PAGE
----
A mother used the Find My iPhone feature to help police rescue her son, who had been taken during a carjacking, according to the Atlanta Police Department.
In a statement posted Wednesday on its Facebook page the police department said Jerrica Moore had pulled into a parking lot on Monday morning and gotten out but left her car running, with the keys in the ignition and her 9-year-old inside when a man jumped into the vehicle and drove off with her boy still in the car.
Moore used the Find My app on an iPhone to get the GPS coordinates on her son's iPhone, which he had with him in the vehicle, according to the police.
"Ms. Moore was able to track her son's iPhone using 'my location' and relay real time tracking information to officers. Atlanta Police with the assistance of Georgia State Patrol (GSP), Fulton County PD and the Fulton County Sheriff's responded and used the tracking information to work at locating the vehicle," the Atlanta Police Department said.
With the GPS information, Atlanta police said they were able to locate the vehicle, the suspect and Moore's son all within an hour, based on bodycam footage released by the department.
"We are happy to report the child and his mother have been reunited. We again remind the community to lock their cars, and remove all valuables, including their children, when exiting their vehicles," the Atlanta Police Department added.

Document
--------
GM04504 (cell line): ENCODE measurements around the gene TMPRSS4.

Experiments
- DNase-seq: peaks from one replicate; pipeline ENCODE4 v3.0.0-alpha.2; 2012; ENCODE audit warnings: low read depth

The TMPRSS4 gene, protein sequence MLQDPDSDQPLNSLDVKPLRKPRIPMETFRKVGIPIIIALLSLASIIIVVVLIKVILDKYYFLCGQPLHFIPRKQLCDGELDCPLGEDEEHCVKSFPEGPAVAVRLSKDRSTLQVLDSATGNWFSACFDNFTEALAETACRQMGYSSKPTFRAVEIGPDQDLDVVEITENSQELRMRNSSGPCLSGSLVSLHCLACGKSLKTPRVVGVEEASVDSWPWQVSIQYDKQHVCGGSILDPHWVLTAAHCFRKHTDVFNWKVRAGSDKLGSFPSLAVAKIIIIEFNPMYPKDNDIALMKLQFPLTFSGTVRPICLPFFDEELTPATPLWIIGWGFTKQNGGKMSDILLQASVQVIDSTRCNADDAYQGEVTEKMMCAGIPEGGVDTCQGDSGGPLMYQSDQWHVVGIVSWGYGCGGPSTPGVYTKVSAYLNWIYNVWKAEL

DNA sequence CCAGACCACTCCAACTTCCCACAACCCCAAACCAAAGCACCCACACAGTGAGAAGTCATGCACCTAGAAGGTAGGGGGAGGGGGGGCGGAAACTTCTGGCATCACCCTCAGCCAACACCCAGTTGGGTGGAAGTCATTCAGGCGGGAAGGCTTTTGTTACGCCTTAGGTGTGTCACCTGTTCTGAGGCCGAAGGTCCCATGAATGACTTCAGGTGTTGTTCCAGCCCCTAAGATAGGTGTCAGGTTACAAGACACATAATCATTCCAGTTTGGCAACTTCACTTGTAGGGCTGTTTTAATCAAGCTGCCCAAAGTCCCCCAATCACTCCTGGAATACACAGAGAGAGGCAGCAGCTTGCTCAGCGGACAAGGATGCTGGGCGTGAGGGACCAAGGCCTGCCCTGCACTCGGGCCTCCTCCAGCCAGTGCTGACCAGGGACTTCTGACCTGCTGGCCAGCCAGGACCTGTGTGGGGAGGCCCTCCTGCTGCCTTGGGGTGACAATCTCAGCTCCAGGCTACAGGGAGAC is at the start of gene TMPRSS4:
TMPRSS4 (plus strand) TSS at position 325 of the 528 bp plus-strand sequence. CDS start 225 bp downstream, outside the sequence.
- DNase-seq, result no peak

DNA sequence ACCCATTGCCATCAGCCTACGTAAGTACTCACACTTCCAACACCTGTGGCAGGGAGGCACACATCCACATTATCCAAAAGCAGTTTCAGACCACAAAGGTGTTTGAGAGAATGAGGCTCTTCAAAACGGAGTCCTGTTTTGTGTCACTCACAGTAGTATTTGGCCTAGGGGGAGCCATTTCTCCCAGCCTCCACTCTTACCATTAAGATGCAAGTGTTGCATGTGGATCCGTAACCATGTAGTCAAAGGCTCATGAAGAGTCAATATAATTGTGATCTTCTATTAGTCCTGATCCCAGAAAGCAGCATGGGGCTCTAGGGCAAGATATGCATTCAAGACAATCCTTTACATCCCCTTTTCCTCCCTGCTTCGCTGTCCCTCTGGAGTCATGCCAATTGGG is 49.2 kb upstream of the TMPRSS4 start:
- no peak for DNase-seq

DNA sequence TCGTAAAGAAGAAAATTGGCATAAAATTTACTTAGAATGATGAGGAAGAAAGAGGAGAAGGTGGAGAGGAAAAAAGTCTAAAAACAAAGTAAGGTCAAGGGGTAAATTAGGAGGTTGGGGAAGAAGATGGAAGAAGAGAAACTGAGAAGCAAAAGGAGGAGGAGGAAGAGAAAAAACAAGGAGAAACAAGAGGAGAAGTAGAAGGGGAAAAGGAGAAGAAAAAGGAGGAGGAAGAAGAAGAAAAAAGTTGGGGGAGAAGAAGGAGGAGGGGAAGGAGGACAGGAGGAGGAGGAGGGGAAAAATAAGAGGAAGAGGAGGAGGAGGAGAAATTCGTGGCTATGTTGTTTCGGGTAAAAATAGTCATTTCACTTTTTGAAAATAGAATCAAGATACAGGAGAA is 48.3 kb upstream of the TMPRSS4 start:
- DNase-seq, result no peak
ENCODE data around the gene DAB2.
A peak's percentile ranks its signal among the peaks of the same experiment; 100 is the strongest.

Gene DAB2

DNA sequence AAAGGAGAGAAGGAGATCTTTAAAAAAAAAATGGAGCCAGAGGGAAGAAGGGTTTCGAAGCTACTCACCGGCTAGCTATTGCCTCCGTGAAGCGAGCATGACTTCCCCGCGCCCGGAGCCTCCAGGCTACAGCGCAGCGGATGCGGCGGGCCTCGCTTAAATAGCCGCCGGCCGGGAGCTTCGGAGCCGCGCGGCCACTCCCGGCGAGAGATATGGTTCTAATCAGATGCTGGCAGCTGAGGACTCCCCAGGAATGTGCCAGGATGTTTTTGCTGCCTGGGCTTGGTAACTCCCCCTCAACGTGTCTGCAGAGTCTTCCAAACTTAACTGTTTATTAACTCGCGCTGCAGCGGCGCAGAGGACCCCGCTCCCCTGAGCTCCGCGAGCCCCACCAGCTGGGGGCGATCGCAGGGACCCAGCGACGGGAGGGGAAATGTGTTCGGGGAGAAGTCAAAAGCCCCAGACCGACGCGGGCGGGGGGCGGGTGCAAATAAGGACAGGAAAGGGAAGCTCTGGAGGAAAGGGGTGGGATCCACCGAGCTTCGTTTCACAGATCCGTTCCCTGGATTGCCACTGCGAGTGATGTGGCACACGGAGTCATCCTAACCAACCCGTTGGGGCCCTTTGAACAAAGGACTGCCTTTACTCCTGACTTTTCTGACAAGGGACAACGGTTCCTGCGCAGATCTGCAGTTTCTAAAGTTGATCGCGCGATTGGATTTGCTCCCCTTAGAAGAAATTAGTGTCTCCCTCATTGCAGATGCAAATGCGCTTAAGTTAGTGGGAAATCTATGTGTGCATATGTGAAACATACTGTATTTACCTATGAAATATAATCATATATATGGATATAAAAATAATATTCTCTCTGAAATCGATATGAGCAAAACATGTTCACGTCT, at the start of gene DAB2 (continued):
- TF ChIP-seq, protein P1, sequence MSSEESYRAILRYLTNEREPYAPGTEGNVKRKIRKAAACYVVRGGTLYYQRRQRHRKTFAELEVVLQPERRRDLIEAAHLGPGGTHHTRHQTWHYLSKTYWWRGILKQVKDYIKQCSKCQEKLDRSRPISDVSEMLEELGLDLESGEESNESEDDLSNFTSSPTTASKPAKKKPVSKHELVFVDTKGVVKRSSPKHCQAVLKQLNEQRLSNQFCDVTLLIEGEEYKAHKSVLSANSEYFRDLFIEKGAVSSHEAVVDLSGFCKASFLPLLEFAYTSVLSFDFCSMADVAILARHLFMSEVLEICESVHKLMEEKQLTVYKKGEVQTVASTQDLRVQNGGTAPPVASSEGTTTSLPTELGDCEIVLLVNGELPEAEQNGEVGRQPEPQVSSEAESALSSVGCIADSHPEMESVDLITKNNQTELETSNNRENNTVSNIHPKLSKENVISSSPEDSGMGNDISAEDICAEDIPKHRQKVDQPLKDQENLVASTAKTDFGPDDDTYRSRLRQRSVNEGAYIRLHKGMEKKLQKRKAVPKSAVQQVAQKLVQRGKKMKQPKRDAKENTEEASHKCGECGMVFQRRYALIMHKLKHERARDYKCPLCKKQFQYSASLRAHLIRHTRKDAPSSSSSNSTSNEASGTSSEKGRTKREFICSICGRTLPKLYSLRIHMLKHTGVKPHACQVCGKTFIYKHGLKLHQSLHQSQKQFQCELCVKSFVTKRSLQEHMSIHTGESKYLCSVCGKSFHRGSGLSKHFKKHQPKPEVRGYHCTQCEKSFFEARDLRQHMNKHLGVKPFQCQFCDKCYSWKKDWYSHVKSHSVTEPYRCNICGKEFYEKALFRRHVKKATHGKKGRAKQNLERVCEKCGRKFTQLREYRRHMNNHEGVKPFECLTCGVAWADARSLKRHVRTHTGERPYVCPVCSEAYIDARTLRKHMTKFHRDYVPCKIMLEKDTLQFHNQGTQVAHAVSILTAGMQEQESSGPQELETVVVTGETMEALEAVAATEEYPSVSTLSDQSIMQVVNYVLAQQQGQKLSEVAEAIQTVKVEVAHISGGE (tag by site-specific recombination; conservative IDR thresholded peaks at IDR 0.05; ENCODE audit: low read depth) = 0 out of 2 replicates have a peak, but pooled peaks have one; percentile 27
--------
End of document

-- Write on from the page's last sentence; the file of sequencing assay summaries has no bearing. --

Experts say carjackings involving children have been on the rise.
"We've seen carjackings with children in the back, whether the carjacker knew the child was in there or not," Callahan Walsh, a child advocate at the National Center for Missing and Exploited Children, told "GMA." "In fact, last year we had 34 Amber Alerts that were issued on carjackings where a child was involved."
Walsh said technology like the Find My app on iPhones is one of several ways to help locate a missing child.
"What parents should be aware of is that if you have an old cellphone, they can give that to their child. Even if that phone doesn't have a data plan, that phone can still dial 911," Walsh said.
For more coverage: ABC's Mona Kosar Abdi reports: